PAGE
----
Monday, June 25, 2012

Tahiti Tacker

With advertising or not, everything just seems prettier in Tahiti.  Note the stout forward crossbeam and the slim flexible one aft.

6 comments:

Wade Tarzia said...

What is your evaluation of the springy aft aka in these designs?

Gary.Dierking said...

Other than the fun of watching the ama attitude follow the wave surface, I suspect it's just another way to relieve stress on the ama connectives.
The Gougeon brothers used it on their racing tri Adrenalin and they were unbeatable until outlawed.

Dave said...

Gary, I'm new to sailing in general and multi-hulls in particular. I would think that the front aka should flex with wave impact and the rear aka remain rigid. I would think that would soften the ride and keep the amas afloat. What is the error with my logic?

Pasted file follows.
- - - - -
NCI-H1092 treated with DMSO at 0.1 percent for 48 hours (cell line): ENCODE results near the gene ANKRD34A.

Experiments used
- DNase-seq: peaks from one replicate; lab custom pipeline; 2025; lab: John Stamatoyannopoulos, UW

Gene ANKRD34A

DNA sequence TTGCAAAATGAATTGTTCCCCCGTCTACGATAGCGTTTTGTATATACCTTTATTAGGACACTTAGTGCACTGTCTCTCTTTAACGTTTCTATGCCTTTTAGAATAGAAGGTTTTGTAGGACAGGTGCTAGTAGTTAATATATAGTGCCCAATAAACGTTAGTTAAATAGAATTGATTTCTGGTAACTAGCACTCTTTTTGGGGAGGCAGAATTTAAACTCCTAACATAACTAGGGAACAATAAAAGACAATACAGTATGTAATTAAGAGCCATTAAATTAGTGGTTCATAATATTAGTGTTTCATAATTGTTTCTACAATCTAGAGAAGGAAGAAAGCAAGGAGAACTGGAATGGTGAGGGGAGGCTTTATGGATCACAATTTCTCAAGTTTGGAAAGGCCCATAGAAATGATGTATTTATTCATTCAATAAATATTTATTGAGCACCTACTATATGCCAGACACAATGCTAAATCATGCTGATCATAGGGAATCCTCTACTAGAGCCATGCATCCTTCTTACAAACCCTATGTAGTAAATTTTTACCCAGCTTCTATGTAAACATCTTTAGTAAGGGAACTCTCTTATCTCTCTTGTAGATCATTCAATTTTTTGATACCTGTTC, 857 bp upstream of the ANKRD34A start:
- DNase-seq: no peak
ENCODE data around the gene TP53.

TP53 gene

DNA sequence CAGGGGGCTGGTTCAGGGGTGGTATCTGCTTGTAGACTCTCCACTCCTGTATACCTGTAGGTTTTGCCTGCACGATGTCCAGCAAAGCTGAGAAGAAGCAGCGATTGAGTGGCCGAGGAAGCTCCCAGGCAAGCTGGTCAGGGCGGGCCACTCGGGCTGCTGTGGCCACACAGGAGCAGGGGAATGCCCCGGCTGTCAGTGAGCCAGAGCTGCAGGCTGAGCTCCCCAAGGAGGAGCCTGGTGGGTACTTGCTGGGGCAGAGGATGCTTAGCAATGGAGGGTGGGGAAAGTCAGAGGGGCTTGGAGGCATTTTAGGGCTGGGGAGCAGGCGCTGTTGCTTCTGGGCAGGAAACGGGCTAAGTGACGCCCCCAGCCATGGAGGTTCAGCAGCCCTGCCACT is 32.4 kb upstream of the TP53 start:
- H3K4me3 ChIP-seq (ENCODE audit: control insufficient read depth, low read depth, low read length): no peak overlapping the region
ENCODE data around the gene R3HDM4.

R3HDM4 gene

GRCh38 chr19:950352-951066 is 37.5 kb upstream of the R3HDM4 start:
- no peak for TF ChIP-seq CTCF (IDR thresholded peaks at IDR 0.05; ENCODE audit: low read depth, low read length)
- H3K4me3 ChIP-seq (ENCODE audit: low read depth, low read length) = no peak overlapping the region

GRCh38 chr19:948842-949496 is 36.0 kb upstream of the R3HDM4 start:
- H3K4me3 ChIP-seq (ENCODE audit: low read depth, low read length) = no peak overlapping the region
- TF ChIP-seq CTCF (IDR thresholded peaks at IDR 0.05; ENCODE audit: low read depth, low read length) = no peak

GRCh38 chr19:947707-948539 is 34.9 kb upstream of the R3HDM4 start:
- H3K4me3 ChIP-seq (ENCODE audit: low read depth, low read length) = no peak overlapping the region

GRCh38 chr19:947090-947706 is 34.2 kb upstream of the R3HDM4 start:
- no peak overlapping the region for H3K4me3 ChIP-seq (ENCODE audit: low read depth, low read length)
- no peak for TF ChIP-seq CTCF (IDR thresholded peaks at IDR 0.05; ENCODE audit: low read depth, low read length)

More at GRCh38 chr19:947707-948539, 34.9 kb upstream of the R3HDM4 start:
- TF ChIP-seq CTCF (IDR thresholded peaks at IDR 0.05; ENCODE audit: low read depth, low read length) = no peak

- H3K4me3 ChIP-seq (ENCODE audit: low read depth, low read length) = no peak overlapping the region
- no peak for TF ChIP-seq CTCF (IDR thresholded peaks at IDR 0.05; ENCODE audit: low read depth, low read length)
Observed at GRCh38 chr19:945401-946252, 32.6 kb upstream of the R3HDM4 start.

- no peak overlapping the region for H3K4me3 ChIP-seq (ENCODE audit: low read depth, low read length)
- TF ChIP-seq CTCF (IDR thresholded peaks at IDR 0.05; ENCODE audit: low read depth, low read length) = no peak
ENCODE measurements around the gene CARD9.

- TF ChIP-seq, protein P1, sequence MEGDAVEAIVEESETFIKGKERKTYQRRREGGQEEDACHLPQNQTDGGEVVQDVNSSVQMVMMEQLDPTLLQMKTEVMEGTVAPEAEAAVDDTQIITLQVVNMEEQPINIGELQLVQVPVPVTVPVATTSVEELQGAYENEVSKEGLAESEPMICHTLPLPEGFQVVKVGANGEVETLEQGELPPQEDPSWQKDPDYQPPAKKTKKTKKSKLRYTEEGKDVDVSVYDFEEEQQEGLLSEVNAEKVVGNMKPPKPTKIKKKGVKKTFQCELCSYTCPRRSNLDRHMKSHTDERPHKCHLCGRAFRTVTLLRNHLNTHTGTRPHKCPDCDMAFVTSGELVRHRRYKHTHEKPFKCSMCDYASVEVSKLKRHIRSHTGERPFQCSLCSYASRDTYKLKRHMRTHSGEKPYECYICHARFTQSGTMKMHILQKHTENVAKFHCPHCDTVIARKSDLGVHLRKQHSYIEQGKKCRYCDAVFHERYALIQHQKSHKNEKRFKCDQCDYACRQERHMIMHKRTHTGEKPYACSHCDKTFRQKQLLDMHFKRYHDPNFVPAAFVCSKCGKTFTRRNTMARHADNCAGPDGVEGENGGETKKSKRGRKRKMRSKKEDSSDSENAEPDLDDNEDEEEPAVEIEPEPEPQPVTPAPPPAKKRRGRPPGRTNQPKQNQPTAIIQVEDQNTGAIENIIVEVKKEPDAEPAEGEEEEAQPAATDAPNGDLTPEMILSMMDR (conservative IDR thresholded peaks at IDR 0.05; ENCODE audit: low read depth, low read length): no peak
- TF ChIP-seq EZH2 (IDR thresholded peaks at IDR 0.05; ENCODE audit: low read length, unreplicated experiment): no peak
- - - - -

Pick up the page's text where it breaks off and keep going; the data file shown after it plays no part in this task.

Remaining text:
Gary.Dierking said...

The forward beam takes by far the most stress during sailing. If the forward beam were the flexible one, I think the ama would "knuckle under" when driven into a wave face.

Dave said...

Thanks, Gary! I am researching sailing and multi-hulls with the intention of building one. Your Wa'apa is my favorite at this point. Mostly I have access to small lakes and rivers. It is highly unlikely that I will make any ocean voyages. The boat will also be my first. Simplicity of construction and stability are my primary concerns. Convertability of the Wa'apa is certainly an added attraction.

Anonymous said...

also the more rigid the forward lever is, the more it can assist the bow of the main hull to lift over seas coming from the forward parts of the boat...generally speaking a similar action in a quartering sea is going to be less beneficial...

if the quartering seas are big enough to be a concern, then having the aft ama transfer its buoyancy to the aft sections of the main hull via a very rigid lever *right before* the same seas hit it directly could cause all manner of control issues.

From the opposite end, it will effectively add buoyancy to the bow of the boat as a whole.